Guide to International Men's Day
Thursday was International Men's Day - MPs held debate to mark the occasion and highlight the issue of male suicide rates. There has been some controversy, however...
- Read about the Commons debate here
Why do men need their own day?
Surely every day is international men's day, say the critics. The UK organisers of International Men's Day disagree and say the fact that 13 men a day take their own lives shows the need to raise men's issues.
Is there an International Women's Day?
It's been around in one form or another for more than 100 years. It was a public holiday in the Soviet Union. Now it's celebrated around the world on 8 March, with events and demonstrations, like this one in Brazil, aimed at promoting women's equality.
When did men's day start?
Calls for an International Men's Day began in the 1960s but it did not get under way until the 1990s. It is celebrated on 19 November in more than 60 countries, according to the organisers. In the UK, there are debates and get-togethers being held across the country. The idea is to promote male role models, increase awareness of men's health issues, improve gender equality and highlight discrimination. Or simply to get people to show some appreciation for the men in their life.
Why are MPs debating it?
Conservative MP Philip Davies managed to secure a debate in Westminster Hall, a side chamber to the House of Commons, after initially being rejected by the backbench business committee, which decides these things. He says MPs never get a chance to debate men's issues like the alarming increase in male suicides, lower male life expectancy, male victims of domestic violence, low educational achievement among working class white boys and the treatment of men in child custody cases.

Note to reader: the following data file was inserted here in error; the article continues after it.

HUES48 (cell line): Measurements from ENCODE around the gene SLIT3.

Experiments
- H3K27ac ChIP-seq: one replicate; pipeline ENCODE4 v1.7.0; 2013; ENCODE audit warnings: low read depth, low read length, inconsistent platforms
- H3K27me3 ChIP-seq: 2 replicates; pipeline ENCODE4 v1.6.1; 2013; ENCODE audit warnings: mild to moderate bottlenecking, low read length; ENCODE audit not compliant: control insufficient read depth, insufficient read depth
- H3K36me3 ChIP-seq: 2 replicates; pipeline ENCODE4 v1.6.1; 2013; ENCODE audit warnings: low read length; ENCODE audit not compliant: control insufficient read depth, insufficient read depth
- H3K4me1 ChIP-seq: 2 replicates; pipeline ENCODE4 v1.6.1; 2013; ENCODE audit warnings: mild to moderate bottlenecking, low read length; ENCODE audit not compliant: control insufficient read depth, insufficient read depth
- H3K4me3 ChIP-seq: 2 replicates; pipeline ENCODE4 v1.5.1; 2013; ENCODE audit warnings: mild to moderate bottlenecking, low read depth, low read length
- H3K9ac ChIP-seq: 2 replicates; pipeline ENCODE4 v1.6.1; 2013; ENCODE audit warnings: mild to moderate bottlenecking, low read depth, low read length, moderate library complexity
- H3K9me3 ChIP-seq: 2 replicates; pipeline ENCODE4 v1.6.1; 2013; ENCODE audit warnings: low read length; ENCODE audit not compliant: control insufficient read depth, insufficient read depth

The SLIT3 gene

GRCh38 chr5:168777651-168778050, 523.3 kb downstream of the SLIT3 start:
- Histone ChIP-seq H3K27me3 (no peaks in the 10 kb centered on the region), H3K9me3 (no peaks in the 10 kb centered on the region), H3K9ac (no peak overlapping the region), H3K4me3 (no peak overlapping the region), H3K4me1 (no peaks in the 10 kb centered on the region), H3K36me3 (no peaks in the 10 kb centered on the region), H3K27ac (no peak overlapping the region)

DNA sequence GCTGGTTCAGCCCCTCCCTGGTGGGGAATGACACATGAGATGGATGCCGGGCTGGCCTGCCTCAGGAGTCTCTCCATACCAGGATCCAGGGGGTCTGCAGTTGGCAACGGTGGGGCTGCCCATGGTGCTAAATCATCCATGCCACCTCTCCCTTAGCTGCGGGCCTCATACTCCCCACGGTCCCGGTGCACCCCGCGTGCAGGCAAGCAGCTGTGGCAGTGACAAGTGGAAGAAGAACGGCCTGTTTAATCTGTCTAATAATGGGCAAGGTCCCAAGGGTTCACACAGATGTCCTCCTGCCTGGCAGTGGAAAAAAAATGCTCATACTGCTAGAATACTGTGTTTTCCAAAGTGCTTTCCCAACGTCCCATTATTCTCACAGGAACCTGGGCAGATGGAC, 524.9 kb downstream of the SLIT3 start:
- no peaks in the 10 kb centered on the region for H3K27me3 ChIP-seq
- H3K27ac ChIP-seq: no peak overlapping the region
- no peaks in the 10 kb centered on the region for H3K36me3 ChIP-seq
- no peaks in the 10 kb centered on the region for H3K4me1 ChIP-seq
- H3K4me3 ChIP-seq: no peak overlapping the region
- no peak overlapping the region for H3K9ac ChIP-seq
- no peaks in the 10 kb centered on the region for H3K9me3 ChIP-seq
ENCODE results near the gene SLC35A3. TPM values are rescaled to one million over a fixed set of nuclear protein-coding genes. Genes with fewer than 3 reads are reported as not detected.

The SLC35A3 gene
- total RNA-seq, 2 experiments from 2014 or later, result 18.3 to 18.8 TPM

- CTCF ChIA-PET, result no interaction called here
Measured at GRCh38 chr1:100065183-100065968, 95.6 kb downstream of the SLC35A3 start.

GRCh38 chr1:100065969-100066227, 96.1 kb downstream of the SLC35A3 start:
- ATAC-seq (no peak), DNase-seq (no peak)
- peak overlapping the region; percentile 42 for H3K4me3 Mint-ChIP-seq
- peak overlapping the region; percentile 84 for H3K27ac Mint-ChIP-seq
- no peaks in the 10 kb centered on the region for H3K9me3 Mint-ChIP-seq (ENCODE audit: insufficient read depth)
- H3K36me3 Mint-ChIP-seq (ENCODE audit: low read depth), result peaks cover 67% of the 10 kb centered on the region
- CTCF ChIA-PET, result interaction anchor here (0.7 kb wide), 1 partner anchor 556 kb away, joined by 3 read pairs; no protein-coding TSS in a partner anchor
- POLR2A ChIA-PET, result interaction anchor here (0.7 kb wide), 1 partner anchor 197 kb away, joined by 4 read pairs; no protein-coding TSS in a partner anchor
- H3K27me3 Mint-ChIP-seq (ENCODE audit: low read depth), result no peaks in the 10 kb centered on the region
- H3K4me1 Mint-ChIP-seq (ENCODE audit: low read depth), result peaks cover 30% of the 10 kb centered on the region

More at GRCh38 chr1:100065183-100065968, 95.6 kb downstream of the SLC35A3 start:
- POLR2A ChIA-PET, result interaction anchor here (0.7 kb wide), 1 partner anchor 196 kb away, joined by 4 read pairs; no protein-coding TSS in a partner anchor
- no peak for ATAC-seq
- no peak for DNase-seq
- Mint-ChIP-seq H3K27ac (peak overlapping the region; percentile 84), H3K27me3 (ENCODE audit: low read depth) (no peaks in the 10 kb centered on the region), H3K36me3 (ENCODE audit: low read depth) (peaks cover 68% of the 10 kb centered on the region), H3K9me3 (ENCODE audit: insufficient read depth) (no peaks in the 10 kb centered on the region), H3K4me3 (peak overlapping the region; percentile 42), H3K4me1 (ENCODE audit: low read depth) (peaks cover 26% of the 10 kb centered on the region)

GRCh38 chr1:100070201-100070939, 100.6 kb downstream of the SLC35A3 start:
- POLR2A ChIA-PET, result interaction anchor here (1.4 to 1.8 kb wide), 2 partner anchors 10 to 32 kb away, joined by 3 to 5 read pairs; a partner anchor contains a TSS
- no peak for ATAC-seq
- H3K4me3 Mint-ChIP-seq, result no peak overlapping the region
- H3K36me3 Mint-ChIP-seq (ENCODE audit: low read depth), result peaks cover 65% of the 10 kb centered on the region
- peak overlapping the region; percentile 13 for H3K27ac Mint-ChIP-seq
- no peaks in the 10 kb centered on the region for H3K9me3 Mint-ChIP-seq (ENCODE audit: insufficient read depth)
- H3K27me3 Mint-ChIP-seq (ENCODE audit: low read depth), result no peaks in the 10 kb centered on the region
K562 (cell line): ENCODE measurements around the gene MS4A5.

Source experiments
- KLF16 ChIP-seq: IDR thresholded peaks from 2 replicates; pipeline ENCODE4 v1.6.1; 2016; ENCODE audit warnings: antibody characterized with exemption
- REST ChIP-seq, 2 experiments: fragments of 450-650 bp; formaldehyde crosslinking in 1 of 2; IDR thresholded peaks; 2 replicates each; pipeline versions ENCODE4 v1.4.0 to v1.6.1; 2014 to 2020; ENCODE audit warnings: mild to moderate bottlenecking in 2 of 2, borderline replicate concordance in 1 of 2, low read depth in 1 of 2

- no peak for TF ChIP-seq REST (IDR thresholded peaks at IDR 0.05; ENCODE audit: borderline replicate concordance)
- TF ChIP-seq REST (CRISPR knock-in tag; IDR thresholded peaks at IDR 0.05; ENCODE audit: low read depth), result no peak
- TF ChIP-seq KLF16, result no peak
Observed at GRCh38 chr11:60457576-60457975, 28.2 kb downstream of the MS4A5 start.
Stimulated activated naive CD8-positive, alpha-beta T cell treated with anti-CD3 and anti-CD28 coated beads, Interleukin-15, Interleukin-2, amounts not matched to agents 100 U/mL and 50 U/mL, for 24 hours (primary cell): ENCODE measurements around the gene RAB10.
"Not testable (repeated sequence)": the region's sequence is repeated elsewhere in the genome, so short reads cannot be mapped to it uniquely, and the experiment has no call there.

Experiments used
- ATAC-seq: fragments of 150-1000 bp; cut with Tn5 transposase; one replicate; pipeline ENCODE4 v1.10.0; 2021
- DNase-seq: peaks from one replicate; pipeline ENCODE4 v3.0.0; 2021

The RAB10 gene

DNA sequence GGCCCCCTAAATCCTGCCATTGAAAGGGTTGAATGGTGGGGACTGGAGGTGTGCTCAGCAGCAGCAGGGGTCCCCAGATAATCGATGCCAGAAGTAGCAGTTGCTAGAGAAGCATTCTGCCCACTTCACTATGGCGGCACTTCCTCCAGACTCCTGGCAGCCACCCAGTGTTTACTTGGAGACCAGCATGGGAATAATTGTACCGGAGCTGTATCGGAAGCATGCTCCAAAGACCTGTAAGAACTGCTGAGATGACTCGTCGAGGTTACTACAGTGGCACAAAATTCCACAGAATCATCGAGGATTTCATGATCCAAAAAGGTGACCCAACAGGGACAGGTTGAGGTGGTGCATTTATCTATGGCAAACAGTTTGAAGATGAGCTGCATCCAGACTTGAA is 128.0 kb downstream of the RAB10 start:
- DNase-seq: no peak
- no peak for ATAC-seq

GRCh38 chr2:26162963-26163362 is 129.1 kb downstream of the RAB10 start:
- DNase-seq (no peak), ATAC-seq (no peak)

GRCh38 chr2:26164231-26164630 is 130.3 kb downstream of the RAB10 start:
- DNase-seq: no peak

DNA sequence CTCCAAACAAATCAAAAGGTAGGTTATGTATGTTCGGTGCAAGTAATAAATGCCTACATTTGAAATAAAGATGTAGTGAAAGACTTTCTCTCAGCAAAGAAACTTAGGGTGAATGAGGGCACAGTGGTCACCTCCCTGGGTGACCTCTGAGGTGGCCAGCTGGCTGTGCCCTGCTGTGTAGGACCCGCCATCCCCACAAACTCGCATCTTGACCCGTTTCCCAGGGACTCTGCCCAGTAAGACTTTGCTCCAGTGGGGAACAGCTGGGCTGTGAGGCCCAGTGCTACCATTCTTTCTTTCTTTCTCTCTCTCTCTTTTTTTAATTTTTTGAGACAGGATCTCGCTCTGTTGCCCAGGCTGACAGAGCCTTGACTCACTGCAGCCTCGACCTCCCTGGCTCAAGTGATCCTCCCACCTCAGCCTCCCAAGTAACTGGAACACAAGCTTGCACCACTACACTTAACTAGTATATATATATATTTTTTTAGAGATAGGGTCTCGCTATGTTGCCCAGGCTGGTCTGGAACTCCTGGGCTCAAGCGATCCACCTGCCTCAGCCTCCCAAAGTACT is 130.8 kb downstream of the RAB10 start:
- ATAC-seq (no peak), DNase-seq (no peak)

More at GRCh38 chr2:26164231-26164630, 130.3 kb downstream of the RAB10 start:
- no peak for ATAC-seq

Labour MP Jess Phillips sparked a social media storm after she mocked Philip Davies for trying to get a debate about International Men's Day.
The Birmingham Yardley MP could not hold back her laughter when he was originally putting his case to the backbench business committee. The idea that "men don't have the opportunity to ask questions in this place is a frankly laughable thing," she told the Tory MP. "I say this as the only woman on this committee."
The spat continued on the BBC's Daily Politics programme.
Ms Phillips has since said she regrets being "so flippant" and insists she cares deeply about suicide and other issues affecting men and boys.
Mr Davies distanced himself from the online abuse directed at Ms Phillips and suggested she report the worst threats to the police.
He claims "political correctness" is harming men's health. He told The Daily Telegraph: "If a male MP had reacted in that way about the need for debate on International Women's Day, there would have been hell to pay. It's entirely possible you'd be removed from the chamber or have the Whip removed."
Recent years have seen a big increase in men killing themselves in the UK - 78% of suicides are male, with middle-aged men being particularly vulnerable.
Stephen Buckley, Head of Information at mental health charity Mind, told the Huffington Post: "It's not always clear why someone may experience depression, but significant life changes are thought to be a factor - and men in their 40s may be at a point in their life when they have recently experienced divorce, bereavement or redundancy for example.
"We do know though that men are less likely than women to seek help with feelings of depression - and it's possible that middle aged men are being adversely affected by the feeling they should keep a stiff upper lip at all times."
What can MPs do about it?
The Campaign Against Living Miserably (Calm), which petitioned MPs for today's debate, along with other mental health charities, has hailed it as an "historic" moment.
It is calling on all local authorities to develop and implement a suicide prevention plan and for more money to be spent on research into the subject.
The charity will also be handing out more than 25,000 Mind the Chap Oyster card holders on Thursday evening at central London underground stations.
When is the debate?
The Westminster Hall debate entitled Male suicide and International Men's Day begins at 1:30 GMT. You will be able to watch it live on the UK Parliament's website.